Art/ Collection/ Art Object

Cuneiform tablet: distribution of copper knives

Early Dynastic III
ca. 2600–2350 B.C.
Mesopotamia, Nippur
6.8 x 4.9 x 1.9 cm (2 5/8 x 1 7/8 x 3/4 in.)
Credit Line:
Rogers Fund, 1962
Accession Number:
On view at The Met Fifth Avenue in Gallery 403
The invention of writing in approximately 3300 B.C. was one of many developments in administrative technology--including the use of geometric tokens for counting and cylinder seals to guarantee transactions--that accompanied the growth of the first cities and states in southern Mesopotamia. Proto-cuneiform is the name given to the earliest form of writing--pictograms that were drawn on clay tablets. Gradually, the pictograms became abstracted into cuneiform (Latin, "wedge-shaped") signs that were impressed rather than drawn. At its greatest extent, cuneiform writing was used from the Mediterranean coast of Syria to western Iran and from Hittite Anatolia to southern Mesopotamia. It was adapted to write at least fifteen different languages. The last dated cuneiform text has a date corresponding to A.D. 75, although the script probably continued in use over the next two centuries.

This tablet was excavated at the site of Nippur in Mesopotamia. The cuneiform text concerns the distribution of copper knives and records the various quantities issued to individuals. It was found in level VII B of the Inanna Temple along with objects such as statues, fragments of shell inlay, and vessels. The temple was excavated by a joint expedition of the Oriental Institute of the University of Chicago and the American Schools of Oriental Research. Inanna, whose name means "Queen of Heaven," was the goddess of fertility embodied in the planet Venus, which appears in the morning and again in the evening. Her temple at Nippur was named E-duranki, "the bond of heaven and earth." Excavations showed that this temple was in existence by the Early Dynastic I period and that sacred structures were rebuilt in the same sanctified location until the Parthian period nearly three thousand years later.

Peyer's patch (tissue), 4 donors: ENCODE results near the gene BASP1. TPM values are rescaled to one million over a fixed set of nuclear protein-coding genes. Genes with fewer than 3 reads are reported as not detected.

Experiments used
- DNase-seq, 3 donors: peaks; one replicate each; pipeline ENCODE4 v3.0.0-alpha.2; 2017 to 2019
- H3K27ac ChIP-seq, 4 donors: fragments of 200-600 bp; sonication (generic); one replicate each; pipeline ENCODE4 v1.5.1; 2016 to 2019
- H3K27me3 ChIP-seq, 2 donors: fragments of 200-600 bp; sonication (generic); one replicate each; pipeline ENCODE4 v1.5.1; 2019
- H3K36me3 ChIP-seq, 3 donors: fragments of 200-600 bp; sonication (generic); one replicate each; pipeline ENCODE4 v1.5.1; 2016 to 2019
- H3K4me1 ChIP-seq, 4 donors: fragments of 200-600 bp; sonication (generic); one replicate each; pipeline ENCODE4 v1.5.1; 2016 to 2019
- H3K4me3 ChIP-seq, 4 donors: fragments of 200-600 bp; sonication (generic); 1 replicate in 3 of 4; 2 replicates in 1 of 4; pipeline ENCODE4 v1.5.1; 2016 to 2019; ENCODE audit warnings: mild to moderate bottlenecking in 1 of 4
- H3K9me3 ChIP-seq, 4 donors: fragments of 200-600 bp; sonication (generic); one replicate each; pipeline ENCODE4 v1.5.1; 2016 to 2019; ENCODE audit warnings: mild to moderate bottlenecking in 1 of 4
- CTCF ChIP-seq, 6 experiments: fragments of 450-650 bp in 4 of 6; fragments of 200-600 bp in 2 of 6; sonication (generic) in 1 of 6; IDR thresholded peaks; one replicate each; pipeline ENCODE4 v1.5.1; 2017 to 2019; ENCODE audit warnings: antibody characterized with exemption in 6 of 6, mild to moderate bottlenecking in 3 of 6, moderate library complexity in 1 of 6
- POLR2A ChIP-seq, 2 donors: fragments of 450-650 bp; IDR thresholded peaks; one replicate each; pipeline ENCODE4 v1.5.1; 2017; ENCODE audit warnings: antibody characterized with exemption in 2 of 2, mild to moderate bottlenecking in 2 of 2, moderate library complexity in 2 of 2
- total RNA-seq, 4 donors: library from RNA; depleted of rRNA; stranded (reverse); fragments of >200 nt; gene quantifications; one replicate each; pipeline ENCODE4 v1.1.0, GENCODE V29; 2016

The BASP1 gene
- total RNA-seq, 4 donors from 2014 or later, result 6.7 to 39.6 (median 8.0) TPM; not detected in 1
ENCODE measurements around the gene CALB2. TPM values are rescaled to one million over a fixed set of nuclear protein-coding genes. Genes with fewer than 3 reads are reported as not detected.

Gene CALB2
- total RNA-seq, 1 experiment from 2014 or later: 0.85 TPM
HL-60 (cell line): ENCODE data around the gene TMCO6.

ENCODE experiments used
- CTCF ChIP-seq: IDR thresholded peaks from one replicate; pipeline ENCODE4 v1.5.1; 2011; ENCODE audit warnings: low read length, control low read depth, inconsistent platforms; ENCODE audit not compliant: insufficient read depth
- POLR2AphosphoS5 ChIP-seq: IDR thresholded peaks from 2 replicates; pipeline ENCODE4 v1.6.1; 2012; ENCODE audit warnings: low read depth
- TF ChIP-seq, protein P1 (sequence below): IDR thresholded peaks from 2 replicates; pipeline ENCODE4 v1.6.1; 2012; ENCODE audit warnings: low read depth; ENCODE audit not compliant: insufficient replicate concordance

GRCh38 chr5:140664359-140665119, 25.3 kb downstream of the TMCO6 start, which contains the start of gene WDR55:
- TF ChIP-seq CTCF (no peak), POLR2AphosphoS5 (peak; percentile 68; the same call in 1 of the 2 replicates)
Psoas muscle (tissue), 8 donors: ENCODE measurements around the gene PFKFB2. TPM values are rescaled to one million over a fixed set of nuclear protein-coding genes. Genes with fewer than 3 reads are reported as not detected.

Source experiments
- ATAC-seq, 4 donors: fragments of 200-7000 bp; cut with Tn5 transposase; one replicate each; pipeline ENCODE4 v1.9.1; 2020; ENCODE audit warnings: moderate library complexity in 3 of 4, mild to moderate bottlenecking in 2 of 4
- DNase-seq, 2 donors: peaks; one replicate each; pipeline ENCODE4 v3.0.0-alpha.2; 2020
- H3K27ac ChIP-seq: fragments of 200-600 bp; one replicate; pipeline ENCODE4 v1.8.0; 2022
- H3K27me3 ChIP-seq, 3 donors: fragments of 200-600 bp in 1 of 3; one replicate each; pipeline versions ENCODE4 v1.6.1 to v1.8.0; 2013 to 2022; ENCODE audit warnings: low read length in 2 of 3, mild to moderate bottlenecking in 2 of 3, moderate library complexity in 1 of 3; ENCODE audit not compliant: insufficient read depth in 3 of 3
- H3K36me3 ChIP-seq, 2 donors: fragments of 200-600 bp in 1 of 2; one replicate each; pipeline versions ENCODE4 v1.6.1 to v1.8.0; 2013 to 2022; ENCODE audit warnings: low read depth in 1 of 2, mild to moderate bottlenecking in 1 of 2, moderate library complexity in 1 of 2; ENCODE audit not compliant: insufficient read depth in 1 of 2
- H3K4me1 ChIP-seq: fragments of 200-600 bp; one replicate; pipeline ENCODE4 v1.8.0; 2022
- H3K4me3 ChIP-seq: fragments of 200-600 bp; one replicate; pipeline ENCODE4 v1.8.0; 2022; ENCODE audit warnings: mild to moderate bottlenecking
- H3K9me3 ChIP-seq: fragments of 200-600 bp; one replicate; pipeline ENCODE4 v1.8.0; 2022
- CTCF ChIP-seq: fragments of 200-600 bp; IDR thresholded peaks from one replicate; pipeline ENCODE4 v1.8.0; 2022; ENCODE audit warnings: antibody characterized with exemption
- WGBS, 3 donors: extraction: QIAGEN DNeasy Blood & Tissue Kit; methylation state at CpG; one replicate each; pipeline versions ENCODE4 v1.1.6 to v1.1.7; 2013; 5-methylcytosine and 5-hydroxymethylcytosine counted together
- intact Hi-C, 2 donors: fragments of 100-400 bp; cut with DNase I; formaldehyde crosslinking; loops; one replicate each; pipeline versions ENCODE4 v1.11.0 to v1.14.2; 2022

1960–61, excavated on behalf of the Joint Expedition to Nippur (Baghdad School of the American Schools of Oriental Research and The Oriental Institute of the University of Chicago); acquired by the Museum in 1962, as a result of its financial contribution to the excavations.
Wilkinson, Charles K. 1962. "Near Eastern Art". The Metropolitan Museum of Art Bulletin 21 (2), Ninety-Second Annual Report of The Trustees for The Fiscal Year 1961-1962 (Oct., 1962), p. 84.

Spar, Ira. 1988. Cuneiform Texts in the Metropolitan Museum of Art. Volume I: Tablets, Cones, and Bricks of the Third and Second Millennia B.C. New York: The Metropolitan Museum of Art, no. 1, p. 3, pl. 1.
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